Theranostics 2019; 9(4):1029-1046. doi:10.7150/thno.29868

Research Paper

Human parthenogenetic neural stem cell grafts promote multiple regenerative processes in a traumatic brain injury model

Jea-Young Lee1, Sandra Acosta1, Julian P. Tuazon1, Kaya Xu1, Hung Nguyen1, Trenton Lippert1, Michael G. Liska1, Andrey Semechkin2, Ibon Garitaonandia2, Rodolfo Gonzalez2, Russell Kern2,3, Cesario V. Borlongan1, Corresponding address

1. Center of Excellence for Aging and Brain Repair, Department of Neurosurgery and Brain Repair, USF Morsani College of Medicine, Tampa, FL.
2. International Stem Cell Corporation, Carlsbad, CA.
3. Cyto Therapeutics, Melbourne, Australia.

This is an open access article distributed under the terms of the Creative Commons Attribution (CC BY-NC) license (https://creativecommons.org/licenses/by-nc/4.0/). See http://ivyspring.com/terms for full terms and conditions.
How to cite this article:
Lee JY, Acosta S, Tuazon JP, Xu K, Nguyen H, Lippert T, Liska MG, Semechkin A, Garitaonandia I, Gonzalez R, Kern R, Borlongan CV. Human parthenogenetic neural stem cell grafts promote multiple regenerative processes in a traumatic brain injury model. Theranostics 2019; 9(4):1029-1046. doi:10.7150/thno.29868. Available from http://www.thno.org/v09p1029.htm

Abstract

International Stem Cell Corporation human parthenogenetic neural stem cells (ISC-hpNSC) have potential therapeutic value for patients suffering from traumatic brain injury (TBI). Here, we demonstrate the behavioral and histological effects of transplanting ISC-hpNSC intracerebrally in an animal model of TBI.

Methods: Sprague-Dawley rats underwent a moderate controlled cortical impact TBI surgery. Transplantation occurred at 72 h post-TBI with functional readouts of behavioral and histological deficits conducted during the subsequent 3-month period after TBI. We characterized locomotor, neurological, and cognitive performance at baseline (before TBI), then on days 0, 1, 7, 14, 30, 60, and 90 (locomotor and neurological), and on days 28-30, 58-60, and 88-90 (cognitive) after TBI. Following completion of behavioral testing at 3 months post-TBI, animals were euthanized by transcardial perfusion and brains harvested to histologically characterize the extent of brain damage. Neuronal survival was revealed by Nissl staining, and stem cell engraftment and host tissue repair mechanisms such as the anti-inflammatory response in peri-TBI lesion areas were examined by immunohistochemical analyses.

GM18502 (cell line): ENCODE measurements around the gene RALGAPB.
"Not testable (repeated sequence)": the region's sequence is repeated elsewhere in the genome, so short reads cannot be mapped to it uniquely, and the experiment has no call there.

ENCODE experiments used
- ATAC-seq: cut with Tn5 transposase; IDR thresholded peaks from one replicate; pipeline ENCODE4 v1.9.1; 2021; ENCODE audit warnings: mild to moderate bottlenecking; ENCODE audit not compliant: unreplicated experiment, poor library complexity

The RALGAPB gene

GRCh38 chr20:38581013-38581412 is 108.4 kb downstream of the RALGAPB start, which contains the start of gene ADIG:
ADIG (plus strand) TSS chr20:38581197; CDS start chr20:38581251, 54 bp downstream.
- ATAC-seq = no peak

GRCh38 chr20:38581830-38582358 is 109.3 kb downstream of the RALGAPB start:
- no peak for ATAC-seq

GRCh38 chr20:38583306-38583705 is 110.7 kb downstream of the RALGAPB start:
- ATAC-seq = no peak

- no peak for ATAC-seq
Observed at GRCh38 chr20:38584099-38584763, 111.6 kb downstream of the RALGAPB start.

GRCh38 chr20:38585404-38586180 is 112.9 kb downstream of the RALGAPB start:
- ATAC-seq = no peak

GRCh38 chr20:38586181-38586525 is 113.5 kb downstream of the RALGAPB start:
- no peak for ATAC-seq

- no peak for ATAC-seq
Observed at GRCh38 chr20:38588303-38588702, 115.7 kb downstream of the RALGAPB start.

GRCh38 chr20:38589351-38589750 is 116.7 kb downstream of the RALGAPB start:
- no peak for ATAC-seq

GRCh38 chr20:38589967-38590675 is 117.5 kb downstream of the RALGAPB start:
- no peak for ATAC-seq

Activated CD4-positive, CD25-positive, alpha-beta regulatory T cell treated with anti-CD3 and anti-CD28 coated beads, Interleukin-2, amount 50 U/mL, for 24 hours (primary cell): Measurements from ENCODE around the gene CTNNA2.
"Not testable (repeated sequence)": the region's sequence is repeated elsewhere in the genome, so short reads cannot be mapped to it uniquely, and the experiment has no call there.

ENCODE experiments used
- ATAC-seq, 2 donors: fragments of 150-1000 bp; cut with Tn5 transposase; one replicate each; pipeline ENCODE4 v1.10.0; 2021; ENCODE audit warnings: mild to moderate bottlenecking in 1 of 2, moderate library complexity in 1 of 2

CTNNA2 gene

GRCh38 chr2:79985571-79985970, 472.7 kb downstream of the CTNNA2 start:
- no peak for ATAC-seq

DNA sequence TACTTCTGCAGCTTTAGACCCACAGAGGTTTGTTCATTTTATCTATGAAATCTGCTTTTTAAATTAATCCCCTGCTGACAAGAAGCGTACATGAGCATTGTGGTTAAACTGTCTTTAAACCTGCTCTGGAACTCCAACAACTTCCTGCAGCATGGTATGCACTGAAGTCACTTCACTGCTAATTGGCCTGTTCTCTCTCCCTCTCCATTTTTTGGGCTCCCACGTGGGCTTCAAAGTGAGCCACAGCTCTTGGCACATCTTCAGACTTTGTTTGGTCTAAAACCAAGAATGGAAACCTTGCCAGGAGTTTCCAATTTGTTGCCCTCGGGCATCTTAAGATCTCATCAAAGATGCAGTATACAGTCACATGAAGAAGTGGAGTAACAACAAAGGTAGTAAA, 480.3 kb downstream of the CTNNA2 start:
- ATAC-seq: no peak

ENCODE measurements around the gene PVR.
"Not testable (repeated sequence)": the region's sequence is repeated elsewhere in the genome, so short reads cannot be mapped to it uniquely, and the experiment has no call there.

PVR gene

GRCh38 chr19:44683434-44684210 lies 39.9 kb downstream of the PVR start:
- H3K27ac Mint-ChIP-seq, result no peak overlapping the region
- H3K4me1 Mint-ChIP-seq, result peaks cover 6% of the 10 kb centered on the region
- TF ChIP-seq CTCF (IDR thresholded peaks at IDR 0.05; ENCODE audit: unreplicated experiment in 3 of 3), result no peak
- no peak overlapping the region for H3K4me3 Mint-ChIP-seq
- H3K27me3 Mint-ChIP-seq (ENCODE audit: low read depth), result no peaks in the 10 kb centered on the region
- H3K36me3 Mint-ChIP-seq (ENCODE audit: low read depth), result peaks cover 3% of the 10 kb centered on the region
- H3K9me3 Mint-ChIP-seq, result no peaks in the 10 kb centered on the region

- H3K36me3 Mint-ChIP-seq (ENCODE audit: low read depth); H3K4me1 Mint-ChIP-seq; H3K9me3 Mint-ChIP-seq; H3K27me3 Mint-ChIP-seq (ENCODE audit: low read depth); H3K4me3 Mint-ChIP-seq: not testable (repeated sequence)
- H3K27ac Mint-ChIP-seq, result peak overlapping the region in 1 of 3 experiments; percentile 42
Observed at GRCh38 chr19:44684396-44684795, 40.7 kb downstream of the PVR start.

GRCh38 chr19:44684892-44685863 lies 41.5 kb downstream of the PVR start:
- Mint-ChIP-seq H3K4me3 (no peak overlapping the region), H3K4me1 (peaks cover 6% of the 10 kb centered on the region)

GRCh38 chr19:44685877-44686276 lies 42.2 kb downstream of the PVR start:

Results: We observed that TBI groups given high and moderate doses of ISC-hpNSC had an improved swing bias on an elevated body swing test for motor function, increased scores on forelimb akinesia and paw grasp neurological tests, and committed significantly fewer errors on a radial arm water maze test for cognition. Furthermore, histological analyses indicated that high and moderate doses of stem cells increased the expression of phenotypic markers related to the neural lineage and myelination and decreased reactive gliosis and inflammation in the brain, increased neuronal survival in the peri-impact area of the cortex, and decreased inflammation in the spleen at 90 days post-TBI.

Conclusion: These results provide evidence that high and moderate doses of ISC-hpNSC ameliorate TBI-associated histological alterations and motor, neurological, and cognitive deficits.